Chapters 1-6 Summary and Analysis
Jim Casy: a former preacher who now questions traditional beliefs as he observes human behavior
Muley Graves: a farmer reduced to homeless poverty when he loses his family’s land through foreclosure
When the last of light rains ended in early May, the land began to dry up. Weeds changed their color to protect themselves from the harsh sun and the corn faded and dried up. The few drops of rain that fell in June gave no help. Animal hooves and vehicle wheels broke the dry dirt crust and formed dust. Winds drove the dust until it mixed with the air and the sky was dark. When the winds subsided, the dust settled and covered the earth like a blanket. Farm men stood silently and looked at the ruined corn blown down by the wind and covered by the dust. Their women watched the silent men, and when they saw anger in the men’s faces they knew there was still hope as long as the dust did not break the spirit of the men.
A man dressed in new, but cheap, clothes sees a large truck parked at a roadside cafe. Despite the “No Riders” sign on the truck he asks the driver for a ride. He points out that some drivers are “good guys” even if their bosses make them carry the sign. The driver lets him into the truck, around the corner out of sight of the cafe. The hitchhiker says his name is Tom Joad, and having been away from home for four years, is now returning to his father’s 40-acre farm. The driver expresses surprise that someone with only 40 acres has not been driven out yet. The driver is obviously suspicious of Tom and talks about studying fingerprints. Tom tells the driver he has just spent four years of a seven-year sentence for manslaughter in the state prison and been paroled for good behavior. He leaves the truck at the road leading to the Joad farm.
A land turtle, after a long and difficult climb, finally reached the highway surface and started slowly across. One vehicle swerved to miss it, but the driver of a second vehicle swerved to hit it. The turtle was thrown off the highway and landed on its back. After struggling for some time the turtle righted itself and slowly resumed its journey.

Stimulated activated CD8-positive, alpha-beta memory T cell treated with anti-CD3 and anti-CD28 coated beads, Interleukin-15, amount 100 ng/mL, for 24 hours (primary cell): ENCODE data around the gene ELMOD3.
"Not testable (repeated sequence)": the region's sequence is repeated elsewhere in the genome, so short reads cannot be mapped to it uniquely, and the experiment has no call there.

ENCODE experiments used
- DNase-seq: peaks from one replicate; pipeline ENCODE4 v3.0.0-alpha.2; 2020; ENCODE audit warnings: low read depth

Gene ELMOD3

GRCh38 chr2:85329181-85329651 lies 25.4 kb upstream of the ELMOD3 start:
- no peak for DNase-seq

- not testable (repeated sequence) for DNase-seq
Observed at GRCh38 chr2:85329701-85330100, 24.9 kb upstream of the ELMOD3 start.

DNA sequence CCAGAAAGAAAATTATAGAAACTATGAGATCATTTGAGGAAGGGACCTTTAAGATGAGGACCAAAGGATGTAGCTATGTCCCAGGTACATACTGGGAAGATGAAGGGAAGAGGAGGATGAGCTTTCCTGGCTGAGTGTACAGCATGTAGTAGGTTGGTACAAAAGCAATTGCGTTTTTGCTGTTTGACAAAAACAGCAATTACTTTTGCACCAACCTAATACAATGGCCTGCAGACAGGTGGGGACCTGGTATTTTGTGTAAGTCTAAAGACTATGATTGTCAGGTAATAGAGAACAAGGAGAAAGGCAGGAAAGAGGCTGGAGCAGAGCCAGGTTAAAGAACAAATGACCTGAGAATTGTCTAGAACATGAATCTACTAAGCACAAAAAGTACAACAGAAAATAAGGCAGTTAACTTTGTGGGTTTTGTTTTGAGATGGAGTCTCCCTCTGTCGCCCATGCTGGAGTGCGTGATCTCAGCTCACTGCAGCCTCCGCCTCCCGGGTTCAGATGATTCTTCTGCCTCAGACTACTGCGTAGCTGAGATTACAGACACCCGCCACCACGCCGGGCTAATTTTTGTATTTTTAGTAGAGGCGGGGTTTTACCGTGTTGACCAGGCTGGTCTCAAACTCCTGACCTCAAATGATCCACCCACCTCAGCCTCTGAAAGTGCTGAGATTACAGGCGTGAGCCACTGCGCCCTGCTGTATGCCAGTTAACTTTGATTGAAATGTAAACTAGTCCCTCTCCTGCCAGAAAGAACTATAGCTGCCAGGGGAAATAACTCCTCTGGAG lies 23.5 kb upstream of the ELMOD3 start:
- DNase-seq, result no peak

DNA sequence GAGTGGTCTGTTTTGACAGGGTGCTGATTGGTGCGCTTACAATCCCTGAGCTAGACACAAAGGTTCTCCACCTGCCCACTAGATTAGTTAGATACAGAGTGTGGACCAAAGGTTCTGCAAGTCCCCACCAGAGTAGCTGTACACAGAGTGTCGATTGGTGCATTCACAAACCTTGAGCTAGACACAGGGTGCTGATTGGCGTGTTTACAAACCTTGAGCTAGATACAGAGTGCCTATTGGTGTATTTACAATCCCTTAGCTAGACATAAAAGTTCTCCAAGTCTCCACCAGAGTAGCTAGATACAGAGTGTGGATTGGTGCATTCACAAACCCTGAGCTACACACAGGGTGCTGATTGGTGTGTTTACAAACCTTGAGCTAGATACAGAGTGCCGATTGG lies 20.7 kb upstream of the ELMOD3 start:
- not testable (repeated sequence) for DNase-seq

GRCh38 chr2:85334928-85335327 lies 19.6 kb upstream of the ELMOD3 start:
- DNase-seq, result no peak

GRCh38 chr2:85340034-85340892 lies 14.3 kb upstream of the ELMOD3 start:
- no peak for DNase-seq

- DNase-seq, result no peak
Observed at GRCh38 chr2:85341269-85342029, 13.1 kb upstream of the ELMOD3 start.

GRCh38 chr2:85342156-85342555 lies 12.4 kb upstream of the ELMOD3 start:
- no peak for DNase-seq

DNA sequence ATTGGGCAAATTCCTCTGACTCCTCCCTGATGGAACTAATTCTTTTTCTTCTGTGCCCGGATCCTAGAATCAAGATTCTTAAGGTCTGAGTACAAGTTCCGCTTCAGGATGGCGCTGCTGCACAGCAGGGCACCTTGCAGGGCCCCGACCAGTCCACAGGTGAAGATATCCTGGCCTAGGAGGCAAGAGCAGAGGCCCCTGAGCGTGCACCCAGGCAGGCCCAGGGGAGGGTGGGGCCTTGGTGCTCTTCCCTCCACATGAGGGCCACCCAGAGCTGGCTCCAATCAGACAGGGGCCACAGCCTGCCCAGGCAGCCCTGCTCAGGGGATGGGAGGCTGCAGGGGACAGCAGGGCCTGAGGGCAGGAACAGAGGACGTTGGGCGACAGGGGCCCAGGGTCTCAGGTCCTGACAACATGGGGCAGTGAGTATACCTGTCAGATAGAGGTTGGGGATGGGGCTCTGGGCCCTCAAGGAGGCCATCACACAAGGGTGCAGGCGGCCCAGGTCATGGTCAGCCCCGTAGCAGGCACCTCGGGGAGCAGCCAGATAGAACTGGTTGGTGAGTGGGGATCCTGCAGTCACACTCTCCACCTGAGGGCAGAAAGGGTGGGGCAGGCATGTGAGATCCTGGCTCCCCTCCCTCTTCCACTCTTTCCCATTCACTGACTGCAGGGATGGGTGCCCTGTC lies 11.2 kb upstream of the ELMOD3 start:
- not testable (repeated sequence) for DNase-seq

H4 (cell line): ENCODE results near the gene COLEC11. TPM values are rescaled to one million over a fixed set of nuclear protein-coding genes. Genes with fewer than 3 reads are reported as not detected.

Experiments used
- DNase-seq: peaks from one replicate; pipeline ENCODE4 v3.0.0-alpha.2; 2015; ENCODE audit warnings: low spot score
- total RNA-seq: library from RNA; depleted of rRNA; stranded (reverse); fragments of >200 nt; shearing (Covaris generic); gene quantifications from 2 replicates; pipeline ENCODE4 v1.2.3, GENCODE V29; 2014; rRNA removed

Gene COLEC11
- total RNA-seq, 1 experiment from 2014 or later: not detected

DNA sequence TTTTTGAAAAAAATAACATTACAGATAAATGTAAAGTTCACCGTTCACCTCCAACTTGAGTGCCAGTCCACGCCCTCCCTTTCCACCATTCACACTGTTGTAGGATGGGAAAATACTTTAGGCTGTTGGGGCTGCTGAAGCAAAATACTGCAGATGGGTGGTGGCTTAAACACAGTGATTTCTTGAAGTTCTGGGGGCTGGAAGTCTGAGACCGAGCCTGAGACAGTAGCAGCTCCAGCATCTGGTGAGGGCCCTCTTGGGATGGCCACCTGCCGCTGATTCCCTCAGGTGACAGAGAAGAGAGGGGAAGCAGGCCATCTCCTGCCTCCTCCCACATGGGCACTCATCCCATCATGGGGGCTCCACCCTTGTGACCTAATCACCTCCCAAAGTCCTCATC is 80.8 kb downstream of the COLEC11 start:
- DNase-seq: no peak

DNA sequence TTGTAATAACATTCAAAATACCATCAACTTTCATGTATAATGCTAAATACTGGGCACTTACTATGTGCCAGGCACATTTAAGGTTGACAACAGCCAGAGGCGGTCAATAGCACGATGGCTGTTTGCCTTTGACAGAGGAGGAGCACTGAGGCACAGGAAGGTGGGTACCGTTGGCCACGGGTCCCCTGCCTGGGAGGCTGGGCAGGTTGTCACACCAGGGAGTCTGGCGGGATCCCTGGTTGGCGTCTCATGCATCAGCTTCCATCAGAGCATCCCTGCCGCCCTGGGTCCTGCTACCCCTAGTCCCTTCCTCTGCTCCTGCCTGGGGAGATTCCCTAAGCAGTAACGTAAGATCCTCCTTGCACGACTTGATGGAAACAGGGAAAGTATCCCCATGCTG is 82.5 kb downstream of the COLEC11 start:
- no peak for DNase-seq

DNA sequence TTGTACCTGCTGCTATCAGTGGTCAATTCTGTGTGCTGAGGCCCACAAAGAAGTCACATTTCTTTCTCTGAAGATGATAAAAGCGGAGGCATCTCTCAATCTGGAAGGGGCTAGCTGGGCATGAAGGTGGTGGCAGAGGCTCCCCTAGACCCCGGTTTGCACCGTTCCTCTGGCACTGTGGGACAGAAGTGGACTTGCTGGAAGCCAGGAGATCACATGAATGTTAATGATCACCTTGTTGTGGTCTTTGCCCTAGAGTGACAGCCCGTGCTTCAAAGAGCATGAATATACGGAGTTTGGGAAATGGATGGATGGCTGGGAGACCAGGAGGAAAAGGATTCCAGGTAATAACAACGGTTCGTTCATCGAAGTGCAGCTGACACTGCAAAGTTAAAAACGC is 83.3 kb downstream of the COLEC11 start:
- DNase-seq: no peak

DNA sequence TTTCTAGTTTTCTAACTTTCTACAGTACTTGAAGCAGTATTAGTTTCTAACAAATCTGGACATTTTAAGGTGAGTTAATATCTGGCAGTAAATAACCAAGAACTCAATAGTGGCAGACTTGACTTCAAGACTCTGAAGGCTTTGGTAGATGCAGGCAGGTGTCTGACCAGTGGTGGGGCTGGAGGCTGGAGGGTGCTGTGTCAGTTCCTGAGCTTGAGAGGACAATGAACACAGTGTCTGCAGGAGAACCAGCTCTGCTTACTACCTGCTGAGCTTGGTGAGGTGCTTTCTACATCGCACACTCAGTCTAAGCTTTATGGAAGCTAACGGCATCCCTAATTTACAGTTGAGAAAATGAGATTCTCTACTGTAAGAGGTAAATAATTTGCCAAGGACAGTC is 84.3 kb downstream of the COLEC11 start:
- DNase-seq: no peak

Tom notices the thickness of the dust. He picks up a land turtle he sees, intending to give it to one of the young children in his family. As he walks toward the farm he meets a man who recognizes him. This is Jim Casy, the preacher who baptized Tom and knew Old Tom Joad, his father. He explains he no longer preaches because he became worried about his having sexual relations with girls who came to his religious meetings. Feeling it was not right, he went off to think about it. He says he now realizes “there ain’t no sin and there ain’t no virtues,” and that the actions of people are more important than abstract religious concepts.
Tom starts to leave and Casy asks how Old Tom is. Tom says he does not know because he has been gone for four years and has not heard from the family. He tells Casy about having killed a man who stuck a knife in him by hitting the man with a shovel and about being in prison for the four years. When Casy asks him his feelings about the killing, Tom says he had to defend himself and is not ashamed of his actions. Casy asks about prison life and Tom tells him simply that the prisoners ate regularly and bathed daily. He tells of a man who committed a crime to get sent back to prison because he was hungry.
Casy asks if he can go with him and speak with Old Tom. Tom says he is welcome to do so. As they approach the Joad house, they realize that no one is home and something is wrong.
The owners of the land, hating what they had to do, came to the tenant families in anger or in grief. Blaming the banks’ demand for profit on their money, they explained the tenant farming system wouldn’t work anymore. The only way the land could be profitable was to farm larger consolidated sections of it...
(The entire section is 1,946 words.)